As the first Bollywood film to be produced by a major Hollywood studio, Saawariya has been surrounded by hype and high expectations since its conception. Helmed by master filmmaker, Sanjay Leela Bhansali, and featuring the screen debut of star kids, Ranbir Kapoor and Sonam Kapoor, on paper this Bollywood adaptation of Dostoyevsky's White Nights has the ingredients to be a crossover hit. Disappointingly, neither India's most artistic director nor his new discoveries can prevent this song-packed extravaganza from being a beautifully crafted bore.
Set in a fantasy town whose landscape is a bizarre mix of Venice and Mumbai, Saawariya begins with the arrival of Raj (Ranbir Kapoor), a young minstrel who dreams of becoming a rock star. With no money or friends, he befriends Gulabji (Rani Mukerji), a sassy prostitute working the red light district near the bar where he performs. While she is smitten by his puppy dog charm, his affections are aimed at Muslim beauty, Sakina (Sonam Kapoor). Unfortunately, her heart belongs to the mysterious Imaan (Salman Khan), whose return she awaits every night on a lonely bridge. Cue little else but an age-old story of unrequited love played out over the course of four nights.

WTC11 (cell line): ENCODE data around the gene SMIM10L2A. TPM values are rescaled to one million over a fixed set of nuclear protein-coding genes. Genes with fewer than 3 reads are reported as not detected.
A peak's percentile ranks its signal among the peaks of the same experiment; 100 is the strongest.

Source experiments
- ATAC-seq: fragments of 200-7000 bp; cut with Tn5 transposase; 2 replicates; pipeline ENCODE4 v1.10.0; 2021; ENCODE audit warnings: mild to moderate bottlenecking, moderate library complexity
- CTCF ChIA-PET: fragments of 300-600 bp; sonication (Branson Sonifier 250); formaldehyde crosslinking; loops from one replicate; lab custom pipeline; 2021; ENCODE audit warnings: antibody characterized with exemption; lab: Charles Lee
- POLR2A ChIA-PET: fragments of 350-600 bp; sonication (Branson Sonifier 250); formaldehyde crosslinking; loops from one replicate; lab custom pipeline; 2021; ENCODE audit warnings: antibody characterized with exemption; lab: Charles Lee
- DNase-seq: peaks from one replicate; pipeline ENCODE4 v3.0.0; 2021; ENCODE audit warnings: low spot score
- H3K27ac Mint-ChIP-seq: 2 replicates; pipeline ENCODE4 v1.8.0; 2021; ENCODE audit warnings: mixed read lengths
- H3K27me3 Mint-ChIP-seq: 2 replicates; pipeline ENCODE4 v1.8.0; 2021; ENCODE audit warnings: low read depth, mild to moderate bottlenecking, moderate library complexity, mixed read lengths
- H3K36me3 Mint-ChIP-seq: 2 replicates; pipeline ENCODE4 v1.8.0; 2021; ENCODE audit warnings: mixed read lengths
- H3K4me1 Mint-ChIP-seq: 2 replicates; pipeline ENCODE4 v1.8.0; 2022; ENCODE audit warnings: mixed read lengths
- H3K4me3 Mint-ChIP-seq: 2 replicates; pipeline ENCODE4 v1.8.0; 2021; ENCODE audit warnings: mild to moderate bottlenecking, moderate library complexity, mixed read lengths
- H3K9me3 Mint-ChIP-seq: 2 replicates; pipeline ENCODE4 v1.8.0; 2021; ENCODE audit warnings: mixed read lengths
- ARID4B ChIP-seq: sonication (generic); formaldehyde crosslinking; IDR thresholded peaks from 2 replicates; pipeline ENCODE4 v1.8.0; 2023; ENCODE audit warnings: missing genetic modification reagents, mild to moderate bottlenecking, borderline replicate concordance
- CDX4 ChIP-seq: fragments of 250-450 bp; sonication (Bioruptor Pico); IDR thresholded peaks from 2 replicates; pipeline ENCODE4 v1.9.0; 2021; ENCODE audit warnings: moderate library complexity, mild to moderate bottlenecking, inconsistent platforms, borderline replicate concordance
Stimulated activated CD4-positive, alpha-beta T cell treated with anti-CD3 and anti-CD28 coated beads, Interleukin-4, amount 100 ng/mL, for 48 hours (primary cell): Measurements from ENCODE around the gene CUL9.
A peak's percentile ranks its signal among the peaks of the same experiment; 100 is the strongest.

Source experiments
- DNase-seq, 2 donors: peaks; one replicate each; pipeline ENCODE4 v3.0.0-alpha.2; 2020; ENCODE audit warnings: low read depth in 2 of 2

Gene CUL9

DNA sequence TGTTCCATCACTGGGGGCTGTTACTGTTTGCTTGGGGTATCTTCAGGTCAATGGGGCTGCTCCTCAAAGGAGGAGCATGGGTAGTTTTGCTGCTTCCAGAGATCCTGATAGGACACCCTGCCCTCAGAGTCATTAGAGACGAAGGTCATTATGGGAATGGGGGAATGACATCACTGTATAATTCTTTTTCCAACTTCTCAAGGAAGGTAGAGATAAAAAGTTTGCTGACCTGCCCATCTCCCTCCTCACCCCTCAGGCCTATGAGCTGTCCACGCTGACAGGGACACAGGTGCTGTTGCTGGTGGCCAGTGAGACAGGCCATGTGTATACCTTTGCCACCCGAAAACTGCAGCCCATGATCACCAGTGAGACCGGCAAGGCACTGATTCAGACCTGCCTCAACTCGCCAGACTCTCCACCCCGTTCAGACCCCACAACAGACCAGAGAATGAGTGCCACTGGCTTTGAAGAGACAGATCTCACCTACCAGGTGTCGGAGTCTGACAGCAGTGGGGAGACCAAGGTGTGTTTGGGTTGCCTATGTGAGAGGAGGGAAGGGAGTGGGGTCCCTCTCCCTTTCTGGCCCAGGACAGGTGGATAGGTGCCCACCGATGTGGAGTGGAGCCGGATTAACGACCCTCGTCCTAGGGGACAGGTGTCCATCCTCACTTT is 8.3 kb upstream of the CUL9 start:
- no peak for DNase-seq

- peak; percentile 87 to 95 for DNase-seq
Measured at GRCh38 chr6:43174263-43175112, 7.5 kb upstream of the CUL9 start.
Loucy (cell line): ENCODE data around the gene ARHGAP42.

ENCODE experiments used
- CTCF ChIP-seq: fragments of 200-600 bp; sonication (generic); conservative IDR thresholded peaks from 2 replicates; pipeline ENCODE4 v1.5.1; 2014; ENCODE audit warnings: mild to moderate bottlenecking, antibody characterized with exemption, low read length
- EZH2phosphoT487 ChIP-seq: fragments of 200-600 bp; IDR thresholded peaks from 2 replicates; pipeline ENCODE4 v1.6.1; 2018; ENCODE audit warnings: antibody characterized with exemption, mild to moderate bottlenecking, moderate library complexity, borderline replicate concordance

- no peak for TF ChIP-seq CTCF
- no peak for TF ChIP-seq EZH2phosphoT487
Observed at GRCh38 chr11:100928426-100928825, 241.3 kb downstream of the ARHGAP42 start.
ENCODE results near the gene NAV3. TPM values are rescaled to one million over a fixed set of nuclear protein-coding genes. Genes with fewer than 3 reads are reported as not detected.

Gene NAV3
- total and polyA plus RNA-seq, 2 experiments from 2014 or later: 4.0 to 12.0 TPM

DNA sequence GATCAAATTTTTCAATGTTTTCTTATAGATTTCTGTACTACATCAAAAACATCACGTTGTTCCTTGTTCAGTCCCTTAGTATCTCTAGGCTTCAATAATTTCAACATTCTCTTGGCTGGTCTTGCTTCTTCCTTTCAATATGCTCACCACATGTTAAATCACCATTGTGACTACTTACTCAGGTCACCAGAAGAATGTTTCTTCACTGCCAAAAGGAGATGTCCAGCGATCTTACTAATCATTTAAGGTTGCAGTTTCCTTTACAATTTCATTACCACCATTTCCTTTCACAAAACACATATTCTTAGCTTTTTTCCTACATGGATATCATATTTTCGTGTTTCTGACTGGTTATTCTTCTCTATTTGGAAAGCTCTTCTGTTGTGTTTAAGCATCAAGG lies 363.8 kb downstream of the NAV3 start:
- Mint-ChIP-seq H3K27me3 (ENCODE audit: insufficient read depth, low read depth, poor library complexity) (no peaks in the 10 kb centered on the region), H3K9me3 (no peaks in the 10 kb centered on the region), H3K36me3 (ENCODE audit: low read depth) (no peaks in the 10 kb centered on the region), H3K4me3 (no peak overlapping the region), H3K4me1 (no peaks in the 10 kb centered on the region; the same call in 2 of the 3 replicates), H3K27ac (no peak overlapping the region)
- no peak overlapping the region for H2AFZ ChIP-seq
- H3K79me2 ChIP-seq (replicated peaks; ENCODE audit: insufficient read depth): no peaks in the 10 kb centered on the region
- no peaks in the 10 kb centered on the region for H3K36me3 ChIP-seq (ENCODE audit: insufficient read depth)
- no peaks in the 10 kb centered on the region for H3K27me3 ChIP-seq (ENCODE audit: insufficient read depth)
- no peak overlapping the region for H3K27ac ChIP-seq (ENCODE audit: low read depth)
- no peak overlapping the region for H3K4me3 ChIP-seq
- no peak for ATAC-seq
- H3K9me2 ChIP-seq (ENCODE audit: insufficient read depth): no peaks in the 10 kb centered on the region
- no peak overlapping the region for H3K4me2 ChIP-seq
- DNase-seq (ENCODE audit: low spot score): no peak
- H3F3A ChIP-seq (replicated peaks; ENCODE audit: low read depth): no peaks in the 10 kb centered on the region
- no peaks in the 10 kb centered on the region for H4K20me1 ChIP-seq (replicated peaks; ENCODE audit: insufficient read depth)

"A CASE OF THEATRICAL STYLE OVER SUBSTANCE "
After classics like Hum Dil De Chuke Sanam and Black, Bhansali misfires on a massive scale by stretching a short Russian story into an extravagant full length Indian feature. It's a clear case of self indulgence and theatrical style over substance; with the director paying little attention to fleshing out the skeletal screenplay, preferring instead to focus on coaxing 'good looking' performances from his young muses. By setting each scene in the darkness of night, sticking to a blue-green palette, and shooting all interiors and exteriors on eight lavishly created sets, Saawariya is akin an oil painting with no tale to tell.
Saawariya (Beloved) is out in the UK on 9th November 2007. In Hindi, with English subtitles.